No, Maxwell and Trish aren't really twins, but Enzo likes to think they are, since they always dress alike, and, after being married for so long and raising a family together, they've probably begun to look alike, too. You know couples like this, wearing their matching Bermuda shorts and floral print button downs, sipping their spritzers in straw hats and playing shuffleboard on weekends.
Okay, Maxwell and Trish never actually play shuffleboard in this book, but we can totally tell it's something they'd do.
The Twins act more like two halves of a whole, with Maxwell definitely acting as the leader. They walk alike, they talk alike, they look alike, in their matching khaki slacks and polo shirts and short haircuts. It's weird. We're not into it.
Of the two of them, Maxwell's the leader. He's the louder one, the more confrontational one, and the one who starts all the drama and has harsh opinions that he feels no problem telling you. It's Maxwell, not Trish, who gets in Denny's face and tells him that he regrets the day Denny met Eve (29.109). Ouch. Why not just throw pickle juice in his face, Maxwell, while you're at it? That might hurt less.
Maxwell would definitely be the kind of parent to tell you Santa wasn't real if it meant that you'd grow up to become a lawyer or a banker instead of whatever you wanted to be.
Trish is more of a peacekeeper, but she does it in a way that indicates that she's quietly pushing her own agenda and couching it in niceties. Like, "Oh, of course, we want what's best for all involved, and of course you can have a chocolate chip cookie—here, have two—but let's go back to talking about world domination, doesn't that sound nice?"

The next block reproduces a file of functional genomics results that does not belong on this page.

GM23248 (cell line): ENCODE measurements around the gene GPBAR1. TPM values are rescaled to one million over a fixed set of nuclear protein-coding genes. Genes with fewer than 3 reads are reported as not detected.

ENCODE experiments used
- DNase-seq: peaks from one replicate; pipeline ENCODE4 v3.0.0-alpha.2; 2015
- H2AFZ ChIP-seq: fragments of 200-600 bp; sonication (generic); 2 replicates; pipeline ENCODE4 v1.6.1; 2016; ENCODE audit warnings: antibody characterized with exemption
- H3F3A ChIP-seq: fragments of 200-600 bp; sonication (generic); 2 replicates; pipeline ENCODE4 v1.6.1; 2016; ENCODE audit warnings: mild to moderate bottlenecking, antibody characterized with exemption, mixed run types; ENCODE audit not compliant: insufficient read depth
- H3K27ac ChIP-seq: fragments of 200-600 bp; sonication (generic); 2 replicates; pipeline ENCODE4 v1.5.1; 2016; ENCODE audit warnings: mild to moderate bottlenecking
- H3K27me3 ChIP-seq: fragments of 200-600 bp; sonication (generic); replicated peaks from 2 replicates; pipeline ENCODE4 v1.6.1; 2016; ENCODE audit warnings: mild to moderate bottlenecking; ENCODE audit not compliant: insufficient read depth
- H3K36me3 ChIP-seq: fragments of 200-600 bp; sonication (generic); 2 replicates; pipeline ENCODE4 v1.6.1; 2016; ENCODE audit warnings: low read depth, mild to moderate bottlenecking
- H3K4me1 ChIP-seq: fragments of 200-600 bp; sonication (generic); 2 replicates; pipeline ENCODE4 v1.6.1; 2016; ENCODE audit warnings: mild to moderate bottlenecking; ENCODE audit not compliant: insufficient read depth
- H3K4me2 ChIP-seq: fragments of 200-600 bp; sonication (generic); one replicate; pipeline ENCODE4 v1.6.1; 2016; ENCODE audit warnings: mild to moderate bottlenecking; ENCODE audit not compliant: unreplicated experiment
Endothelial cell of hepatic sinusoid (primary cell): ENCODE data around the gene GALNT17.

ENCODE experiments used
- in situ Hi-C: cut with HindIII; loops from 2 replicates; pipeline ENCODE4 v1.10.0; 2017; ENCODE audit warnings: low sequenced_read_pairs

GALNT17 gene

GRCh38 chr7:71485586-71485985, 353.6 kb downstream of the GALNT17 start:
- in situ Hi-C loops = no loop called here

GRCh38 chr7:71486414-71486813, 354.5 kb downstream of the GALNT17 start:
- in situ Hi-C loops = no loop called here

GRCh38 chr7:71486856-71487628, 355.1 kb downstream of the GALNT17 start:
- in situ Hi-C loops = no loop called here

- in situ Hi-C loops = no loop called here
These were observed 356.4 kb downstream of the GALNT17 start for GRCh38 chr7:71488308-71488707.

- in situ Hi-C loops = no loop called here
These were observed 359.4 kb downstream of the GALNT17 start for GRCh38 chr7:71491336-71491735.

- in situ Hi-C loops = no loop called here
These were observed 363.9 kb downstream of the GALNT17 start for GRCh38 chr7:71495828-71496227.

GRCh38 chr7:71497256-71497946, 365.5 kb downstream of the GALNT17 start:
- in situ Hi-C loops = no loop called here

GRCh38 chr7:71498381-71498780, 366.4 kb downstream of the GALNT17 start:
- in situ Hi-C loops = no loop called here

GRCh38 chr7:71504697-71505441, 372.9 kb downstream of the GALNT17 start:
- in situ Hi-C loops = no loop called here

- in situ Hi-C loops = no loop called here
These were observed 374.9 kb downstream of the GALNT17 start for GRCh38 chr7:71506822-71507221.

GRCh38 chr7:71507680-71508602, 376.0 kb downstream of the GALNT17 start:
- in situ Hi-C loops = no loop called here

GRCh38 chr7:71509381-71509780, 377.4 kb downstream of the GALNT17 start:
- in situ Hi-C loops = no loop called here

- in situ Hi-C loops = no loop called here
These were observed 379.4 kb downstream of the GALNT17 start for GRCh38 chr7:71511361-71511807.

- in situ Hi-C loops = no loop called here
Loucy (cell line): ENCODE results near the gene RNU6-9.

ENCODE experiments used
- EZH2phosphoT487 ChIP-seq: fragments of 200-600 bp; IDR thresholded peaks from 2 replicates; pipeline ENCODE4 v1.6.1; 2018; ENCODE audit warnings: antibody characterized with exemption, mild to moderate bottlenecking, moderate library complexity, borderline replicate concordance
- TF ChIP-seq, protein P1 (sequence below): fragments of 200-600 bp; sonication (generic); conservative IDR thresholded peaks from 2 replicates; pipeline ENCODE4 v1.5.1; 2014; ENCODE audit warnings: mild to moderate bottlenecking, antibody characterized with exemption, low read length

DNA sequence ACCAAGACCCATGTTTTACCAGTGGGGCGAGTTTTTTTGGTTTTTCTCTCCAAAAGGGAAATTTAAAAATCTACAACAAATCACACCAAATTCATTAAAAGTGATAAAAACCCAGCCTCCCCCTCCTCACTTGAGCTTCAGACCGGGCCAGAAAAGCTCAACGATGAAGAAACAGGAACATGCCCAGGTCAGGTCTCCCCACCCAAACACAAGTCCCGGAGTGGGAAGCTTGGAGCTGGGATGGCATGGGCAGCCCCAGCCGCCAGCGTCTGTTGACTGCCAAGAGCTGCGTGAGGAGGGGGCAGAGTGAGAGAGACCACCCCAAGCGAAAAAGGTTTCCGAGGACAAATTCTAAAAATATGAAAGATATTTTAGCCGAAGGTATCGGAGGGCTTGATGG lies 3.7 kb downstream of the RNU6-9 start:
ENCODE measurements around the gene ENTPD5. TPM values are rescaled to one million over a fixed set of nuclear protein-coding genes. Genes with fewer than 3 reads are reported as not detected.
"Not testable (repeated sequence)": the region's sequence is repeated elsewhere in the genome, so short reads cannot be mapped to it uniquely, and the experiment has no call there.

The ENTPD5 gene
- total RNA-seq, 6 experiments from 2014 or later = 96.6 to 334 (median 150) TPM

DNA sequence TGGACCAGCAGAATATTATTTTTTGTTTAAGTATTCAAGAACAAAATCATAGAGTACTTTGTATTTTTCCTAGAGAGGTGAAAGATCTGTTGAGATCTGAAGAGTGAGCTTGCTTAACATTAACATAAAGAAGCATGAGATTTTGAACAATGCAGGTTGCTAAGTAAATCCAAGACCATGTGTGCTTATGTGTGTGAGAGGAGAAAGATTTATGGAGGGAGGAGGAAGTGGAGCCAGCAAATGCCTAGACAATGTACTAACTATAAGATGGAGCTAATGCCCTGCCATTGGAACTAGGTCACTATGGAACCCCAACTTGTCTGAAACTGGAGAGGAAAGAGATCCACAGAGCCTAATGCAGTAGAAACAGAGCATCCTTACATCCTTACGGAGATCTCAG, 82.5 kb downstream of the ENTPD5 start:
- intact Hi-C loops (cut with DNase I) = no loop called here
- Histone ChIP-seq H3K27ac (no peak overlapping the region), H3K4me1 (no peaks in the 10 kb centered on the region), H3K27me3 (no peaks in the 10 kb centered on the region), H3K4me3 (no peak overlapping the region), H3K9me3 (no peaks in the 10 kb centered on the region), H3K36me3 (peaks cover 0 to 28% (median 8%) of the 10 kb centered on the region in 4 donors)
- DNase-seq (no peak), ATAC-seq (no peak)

Our biggest glimpse of their personalities comes during the conversation they have after Eve's death, when Enzo and Zoë are staying with them for the weekend and they're talking about the newest lawsuit against Denny. Of the two of them, Trish is the one who shows empathy for Denny, saying, "I know it's for the best, but I still feel badly for him" (39.14). She's also the one to suggest that perhaps Denny is not entirely guilty of the rape charge, bringing into question the timing of Annika coming forward.
Maxwell, not one to have his opinion go unheard, steamrolls over her: "I don't care about any of that. He wasn't good enough for Eve and he's not good enough for Zoë. And if he's stupid enough to get caught with his pants down and his pecker in his fist, you're going to be damn sure I'm going to seize the moment" (39.35).
Thanks for that imagery, Maxwell.
Well, maybe this is like Wicked or Maleficent, where the villains are actually the misunderstood heroes of their own.
Well, we tried.
Finding the goodwill to like Maxwell and Trish is complicated, because, from Enzo's perspective, there's nothing to like about them. They roll into the picture when Eve gets sick, bully Denny into letting Eve and then Zoë stay with them while Eve's health declines, and then bargain for custody of Zoë the day after Eve's death. And by bargain, we mean try to force Denny to give up his daughter.
It's also hard to see how and to what degree these two grieve for their daughter, since that's not something they do in front of Enzo, even when they're alone with him. From his point of view, they seem completely focused on their own needs, and they seem never to care about the thoughts and feelings of anyone else.
When they talk with Eve, for example, they don't seem to talk about her happiness; they just talk about how bad Denny is for her and how he doesn't contribute to her family (15.11). Meaning he doesn't make enough money to make them happy, because they only judge a person's worth based on how much money that person makes. Gross.
The Twins also don't consider how their desire to keep Zoë could ruin Denny's life. They could be nice and try to compromise with Denny. Heck, they could work out a situation in which he has primary custody but they act as caretakers when he's away or chip in for her college tuition if they really want to. Instead, they try to push him out of the picture completely and take over Zoë's life (29.50). When Enzo's over for the weekend, they cook Zoë a meal she doesn't eat, and then they don't take the time to ask her what she does like or make it for her (39.42).
From our perspective, they're just selfish, unhappy people who eat demon peppers and don't have enough diversity in their wardrobe.